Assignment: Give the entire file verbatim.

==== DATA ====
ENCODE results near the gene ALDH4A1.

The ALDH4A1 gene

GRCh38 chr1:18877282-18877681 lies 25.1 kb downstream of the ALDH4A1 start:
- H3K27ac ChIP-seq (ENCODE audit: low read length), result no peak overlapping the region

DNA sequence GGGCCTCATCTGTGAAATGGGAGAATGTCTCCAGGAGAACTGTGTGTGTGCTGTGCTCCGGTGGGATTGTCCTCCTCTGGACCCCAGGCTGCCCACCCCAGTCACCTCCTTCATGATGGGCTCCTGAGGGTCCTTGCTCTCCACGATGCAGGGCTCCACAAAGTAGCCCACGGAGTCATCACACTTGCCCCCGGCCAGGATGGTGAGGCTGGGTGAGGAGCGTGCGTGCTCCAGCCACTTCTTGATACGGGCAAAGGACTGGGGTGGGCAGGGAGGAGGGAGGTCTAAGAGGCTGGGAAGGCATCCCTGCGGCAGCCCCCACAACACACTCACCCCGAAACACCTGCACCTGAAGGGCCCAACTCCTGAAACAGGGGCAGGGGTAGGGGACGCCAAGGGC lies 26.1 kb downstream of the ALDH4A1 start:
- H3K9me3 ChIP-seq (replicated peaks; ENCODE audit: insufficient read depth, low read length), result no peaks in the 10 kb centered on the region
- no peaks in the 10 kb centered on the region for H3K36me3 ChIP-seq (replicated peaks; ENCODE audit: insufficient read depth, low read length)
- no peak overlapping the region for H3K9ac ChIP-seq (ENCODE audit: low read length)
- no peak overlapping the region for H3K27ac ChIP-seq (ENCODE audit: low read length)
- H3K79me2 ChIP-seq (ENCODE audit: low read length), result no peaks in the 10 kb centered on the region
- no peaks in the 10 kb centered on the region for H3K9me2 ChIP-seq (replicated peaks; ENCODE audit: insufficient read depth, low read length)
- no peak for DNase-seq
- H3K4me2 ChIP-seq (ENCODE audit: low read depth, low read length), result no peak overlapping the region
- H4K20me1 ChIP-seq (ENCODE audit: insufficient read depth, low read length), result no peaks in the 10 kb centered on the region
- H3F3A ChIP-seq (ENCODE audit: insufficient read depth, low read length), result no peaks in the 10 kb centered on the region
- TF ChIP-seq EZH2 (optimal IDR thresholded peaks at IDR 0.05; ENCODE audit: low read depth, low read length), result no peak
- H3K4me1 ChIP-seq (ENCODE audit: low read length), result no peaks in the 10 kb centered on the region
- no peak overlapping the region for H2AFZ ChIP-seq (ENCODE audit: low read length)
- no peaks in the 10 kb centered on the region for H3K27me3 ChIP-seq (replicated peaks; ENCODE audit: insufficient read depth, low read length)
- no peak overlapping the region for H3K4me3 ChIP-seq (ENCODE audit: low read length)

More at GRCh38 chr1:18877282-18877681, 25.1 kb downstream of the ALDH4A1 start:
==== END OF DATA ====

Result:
ENCODE results near the gene ALDH4A1.

The ALDH4A1 gene

GRCh38 chr1:18877282-18877681 lies 25.1 kb downstream of the ALDH4A1 start:
- H3K27ac ChIP-seq (ENCODE audit: low read length), result no peak overlapping the region

DNA sequence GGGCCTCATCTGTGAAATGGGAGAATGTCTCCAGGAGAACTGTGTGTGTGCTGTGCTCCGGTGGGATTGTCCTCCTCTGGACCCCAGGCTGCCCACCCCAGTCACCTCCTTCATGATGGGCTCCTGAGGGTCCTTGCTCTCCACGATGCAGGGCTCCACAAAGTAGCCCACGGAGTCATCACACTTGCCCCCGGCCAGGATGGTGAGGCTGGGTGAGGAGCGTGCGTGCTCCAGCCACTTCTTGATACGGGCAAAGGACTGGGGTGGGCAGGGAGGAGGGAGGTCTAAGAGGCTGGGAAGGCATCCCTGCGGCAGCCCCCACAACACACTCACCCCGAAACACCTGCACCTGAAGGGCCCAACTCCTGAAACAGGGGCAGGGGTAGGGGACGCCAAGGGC lies 26.1 kb downstream of the ALDH4A1 start:
- H3K9me3 ChIP-seq (replicated peaks; ENCODE audit: insufficient read depth, low read length), result no peaks in the 10 kb centered on the region
- no peaks in the 10 kb centered on the region for H3K36me3 ChIP-seq (replicated peaks; ENCODE audit: insufficient read depth, low read length)
- no peak overlapping the region for H3K9ac ChIP-seq (ENCODE audit: low read length)
- no peak overlapping the region for H3K27ac ChIP-seq (ENCODE audit: low read length)
- H3K79me2 ChIP-seq (ENCODE audit: low read length), result no peaks in the 10 kb centered on the region
- no peaks in the 10 kb centered on the region for H3K9me2 ChIP-seq (replicated peaks; ENCODE audit: insufficient read depth, low read length)
- no peak for DNase-seq
- H3K4me2 ChIP-seq (ENCODE audit: low read depth, low read length), result no peak overlapping the region
- H4K20me1 ChIP-seq (ENCODE audit: insufficient read depth, low read length), result no peaks in the 10 kb centered on the region
- H3F3A ChIP-seq (ENCODE audit: insufficient read depth, low read length), result no peaks in the 10 kb centered on the region
- TF ChIP-seq EZH2 (optimal IDR thresholded peaks at IDR 0.05; ENCODE audit: low read depth, low read length), result no peak
- H3K4me1 ChIP-seq (ENCODE audit: low read length), result no peaks in the 10 kb centered on the region
- no peak overlapping the region for H2AFZ ChIP-seq (ENCODE audit: low read length)
- no peaks in the 10 kb centered on the region for H3K27me3 ChIP-seq (replicated peaks; ENCODE audit: insufficient read depth, low read length)
- no peak overlapping the region for H3K4me3 ChIP-seq (ENCODE audit: low read length)

More at GRCh38 chr1:18877282-18877681, 25.1 kb downstream of the ALDH4A1 start: